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Morgan - A Suitable Case for Treatment

Kino // Unrated // June 16, 2020
List Price: $29.95 [Buy now and save at Amazon]

Review by Stuart Galbraith IV | posted September 25, 2020 | E-mail the Author
For many years I was friends with an eccentric much like the title character in Morgan - A Suitable Case for Treatment (1966). He first came to my home where I had no snacks to offer him, me jokingly pointing to a nearby box of dog biscuits. "No problem, that's great!" said he, and he snacked on those. Like Morgan (David Warner), this friend was wildly unpredictable and occasionally destructive, often making those around him unwilling participants in his crazy behavior. Indeed, he seemed to thrive on making those around him squirmily uncomfortable, so while his antics were amusing some of the time, he quickly became more irritating than fun. Also, like Morgan, he had extreme political and religious views, reading much but comprehending little. (He could read but was otherwise semi-literate, and created his own original language when he needed to write something down. He could read his scribbling just fine, though it incomprehensible to anyone else.) Eventually this friend immersed himself totally in various religious groups, for a time the Hare Krishnas, and then later Buddhism and finally Islam, changing his name and all but losing his former identity in the process.

Morgan tells a similarly, darkly comic tale, but set in and filmed in the style of modish London. Stars David Warner and Vanessa Redgrave (she billed first in the opening credits, Warner billed first at the end credits) give outstanding performances but the movie hasn't aged well, its comedy and visual style more than a little forced and, especially toward the end, very pretentious and self-consciously arty. College-age viewers of the time mostly loved anti-hero Morgan but, perhaps colored by my own experiences, found him merely exasperating.


Wealthy Leonie (Redgrave) has divorced her working-class husband Morgan (Warner), a failed artist and failed Marxist revolutionary. She's already in the process of converting the house she owns, heretofore transformed into a Bohemian paradise by Morgan, into flats she can rent out, but Morgan refuses to leave, squatting and hoping he can win her back. Leonie, however, is already planning her next marriage, to stuffy art gallery owner Charles Napier (Robert Stephens).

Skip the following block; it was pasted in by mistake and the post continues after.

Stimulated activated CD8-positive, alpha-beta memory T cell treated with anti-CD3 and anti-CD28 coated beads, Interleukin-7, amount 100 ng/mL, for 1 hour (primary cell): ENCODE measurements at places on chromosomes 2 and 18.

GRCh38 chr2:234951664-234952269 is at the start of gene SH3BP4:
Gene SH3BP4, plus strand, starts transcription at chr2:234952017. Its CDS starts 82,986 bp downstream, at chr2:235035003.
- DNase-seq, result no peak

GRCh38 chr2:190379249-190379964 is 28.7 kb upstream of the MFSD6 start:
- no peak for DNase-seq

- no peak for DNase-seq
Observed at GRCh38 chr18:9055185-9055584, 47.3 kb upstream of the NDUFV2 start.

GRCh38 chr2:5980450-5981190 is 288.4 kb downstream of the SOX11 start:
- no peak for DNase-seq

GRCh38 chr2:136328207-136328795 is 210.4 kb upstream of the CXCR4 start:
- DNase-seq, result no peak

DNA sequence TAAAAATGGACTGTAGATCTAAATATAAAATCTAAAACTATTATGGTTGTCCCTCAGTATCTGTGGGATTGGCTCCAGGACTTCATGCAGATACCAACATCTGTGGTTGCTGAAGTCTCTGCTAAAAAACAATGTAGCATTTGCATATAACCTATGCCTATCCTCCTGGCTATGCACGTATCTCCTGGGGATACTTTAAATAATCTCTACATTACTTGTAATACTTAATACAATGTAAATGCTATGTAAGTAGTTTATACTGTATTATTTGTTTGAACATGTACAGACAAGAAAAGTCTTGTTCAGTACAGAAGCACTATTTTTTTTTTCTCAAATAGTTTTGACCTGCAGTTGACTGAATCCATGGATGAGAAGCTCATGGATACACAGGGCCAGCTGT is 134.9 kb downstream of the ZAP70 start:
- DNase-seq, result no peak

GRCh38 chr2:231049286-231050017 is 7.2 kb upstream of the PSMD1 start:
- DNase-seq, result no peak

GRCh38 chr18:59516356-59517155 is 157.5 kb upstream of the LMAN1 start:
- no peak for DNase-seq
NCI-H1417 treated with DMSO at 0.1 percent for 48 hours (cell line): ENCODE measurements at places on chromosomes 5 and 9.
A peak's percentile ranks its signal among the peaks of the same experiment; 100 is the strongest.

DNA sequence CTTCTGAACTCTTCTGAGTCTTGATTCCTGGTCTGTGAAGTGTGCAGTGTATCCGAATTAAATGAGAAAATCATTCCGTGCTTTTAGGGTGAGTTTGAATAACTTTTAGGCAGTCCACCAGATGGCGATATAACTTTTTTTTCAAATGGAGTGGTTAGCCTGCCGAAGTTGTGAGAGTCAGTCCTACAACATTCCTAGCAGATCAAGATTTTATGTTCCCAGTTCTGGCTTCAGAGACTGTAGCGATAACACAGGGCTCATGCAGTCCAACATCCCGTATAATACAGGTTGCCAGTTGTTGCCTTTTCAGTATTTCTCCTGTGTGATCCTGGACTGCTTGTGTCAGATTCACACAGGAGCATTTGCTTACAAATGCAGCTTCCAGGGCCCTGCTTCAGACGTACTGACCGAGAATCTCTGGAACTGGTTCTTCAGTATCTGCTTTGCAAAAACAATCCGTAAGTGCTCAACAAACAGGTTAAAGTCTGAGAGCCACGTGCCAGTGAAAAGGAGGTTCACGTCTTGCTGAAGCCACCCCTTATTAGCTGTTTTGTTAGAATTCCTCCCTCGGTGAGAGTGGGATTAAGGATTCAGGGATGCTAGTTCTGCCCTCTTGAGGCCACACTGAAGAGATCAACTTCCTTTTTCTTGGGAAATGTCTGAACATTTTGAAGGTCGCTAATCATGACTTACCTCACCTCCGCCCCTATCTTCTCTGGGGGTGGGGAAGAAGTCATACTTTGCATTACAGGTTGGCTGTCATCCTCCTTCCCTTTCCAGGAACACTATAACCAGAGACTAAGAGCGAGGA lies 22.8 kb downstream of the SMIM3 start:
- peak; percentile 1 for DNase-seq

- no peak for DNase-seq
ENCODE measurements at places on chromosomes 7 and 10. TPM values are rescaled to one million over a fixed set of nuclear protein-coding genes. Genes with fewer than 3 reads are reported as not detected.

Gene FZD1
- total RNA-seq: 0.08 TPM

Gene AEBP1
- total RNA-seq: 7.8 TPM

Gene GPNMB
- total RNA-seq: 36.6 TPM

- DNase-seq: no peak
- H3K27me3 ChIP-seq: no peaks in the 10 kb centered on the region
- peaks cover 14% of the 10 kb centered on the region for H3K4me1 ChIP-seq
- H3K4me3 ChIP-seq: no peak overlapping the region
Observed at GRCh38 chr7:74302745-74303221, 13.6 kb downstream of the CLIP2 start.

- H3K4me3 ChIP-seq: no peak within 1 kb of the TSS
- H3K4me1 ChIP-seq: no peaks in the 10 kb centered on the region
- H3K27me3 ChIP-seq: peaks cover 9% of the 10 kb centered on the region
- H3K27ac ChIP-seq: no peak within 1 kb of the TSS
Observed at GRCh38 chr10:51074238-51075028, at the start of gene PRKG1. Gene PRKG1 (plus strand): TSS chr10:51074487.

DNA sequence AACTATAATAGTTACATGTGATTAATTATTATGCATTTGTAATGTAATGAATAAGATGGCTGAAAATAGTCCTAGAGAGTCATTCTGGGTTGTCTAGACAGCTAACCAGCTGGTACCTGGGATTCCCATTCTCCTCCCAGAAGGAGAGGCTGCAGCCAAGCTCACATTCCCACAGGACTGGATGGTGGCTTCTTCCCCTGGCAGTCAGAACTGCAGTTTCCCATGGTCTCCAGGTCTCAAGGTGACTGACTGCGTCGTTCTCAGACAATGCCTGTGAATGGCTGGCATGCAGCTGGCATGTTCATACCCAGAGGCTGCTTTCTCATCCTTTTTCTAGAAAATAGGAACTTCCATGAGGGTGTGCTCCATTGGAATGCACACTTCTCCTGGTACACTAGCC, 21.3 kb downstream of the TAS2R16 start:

The most interesting aspect of the film, both in terms of the writing and the performances, is that Leonie is not immune to Morgan's charms, especially sexually. While insisting on moving forward in her relationship with Charles, she repeatedly succumbs to Morgan's attempts to get her into bed.

Morgan's stunts to win her back fail spectacularly and unsurprisingly. At one point he wires the house with speakers, blasting animal noises from a reel-to-reel tape deck while Leonie and Charles try to spend a quiet evening there. He destroys expensive carpets, family heirlooms and the like painting or cutting the hammer and sickle symbol into them. At one point he sabotages Leonie and Charles's bed with small explosives, but it goes off when Leonie's mother (Nan Munro) sits on the bed instead.

Eventually Morgan is banished to living out of his Communist icon-decorated motorcar, which he parks on the street in front of the house, and later moves back in with his Marxist mother (Irene Handl, in another good performance). Morgan's mental state deteriorates with his personality fading beneath a gorilla costume he wears while crashing Leonie's wedding.

Morgan began as a 1962 episode of BBC Sunday-Night Play written by David Mercer and starring Ian Hendry as Morgan and Moira Redmond as Leonie. For the film, many adjustments were made in trying to appeal to a wider and younger audience with Morgan, for instance, changed from an older, failed writer to a younger, failed artist. Czech-born British director Karel Reisz (Saturday Night and Sunday Morning, The French Lieutenant's Woman) pulls excellent performances all-around, especially from the two leads, but his visual style draws attention to itself, with much (optically-printed) fast-motion intended to make the comic scene funnier, freeze-frames for punctuation, and so on.

As Morgan grows increasingly nutty, the film attempts to follow him down that rabbit hole, with surrealist scenes of Morgan, trapped in his gorilla costume, lost in a junk yard, eventually slipped into a straitjacket and put on trial, with much of the cast dressed like Russian revolutionaries. This kind of thing might have wowed college kids back in the day, but overwhelms with affectation now.

Video & Audio

Licensed from StudioCanal, Morgan - A Suitable Case for Treatment received a 4K remastering, the black-and-white, 1.66:1 widescreen image in near-pristine condition, with only a few very minor imperfections. The DTS-HD (mono) audio is better than fine and optional English subtitles are provided on this region "A" encoded disc.

Extra Features

Supplements are limited to an audio commentary track by writer Bryan Reesman, but his track does a good job placing the film into context while also "reading" the film. It's one of Kino's better tracks.

Parting Thoughts

More a cultural curiosity piece seen today, Morgan does boast exceptionally fine performances by leads near the beginnings of their careers, and it has its moments. Recommended.



Stuart Galbraith IV is the Kyoto-based film historian currently restoring a 200-year-old Japanese farmhouse.

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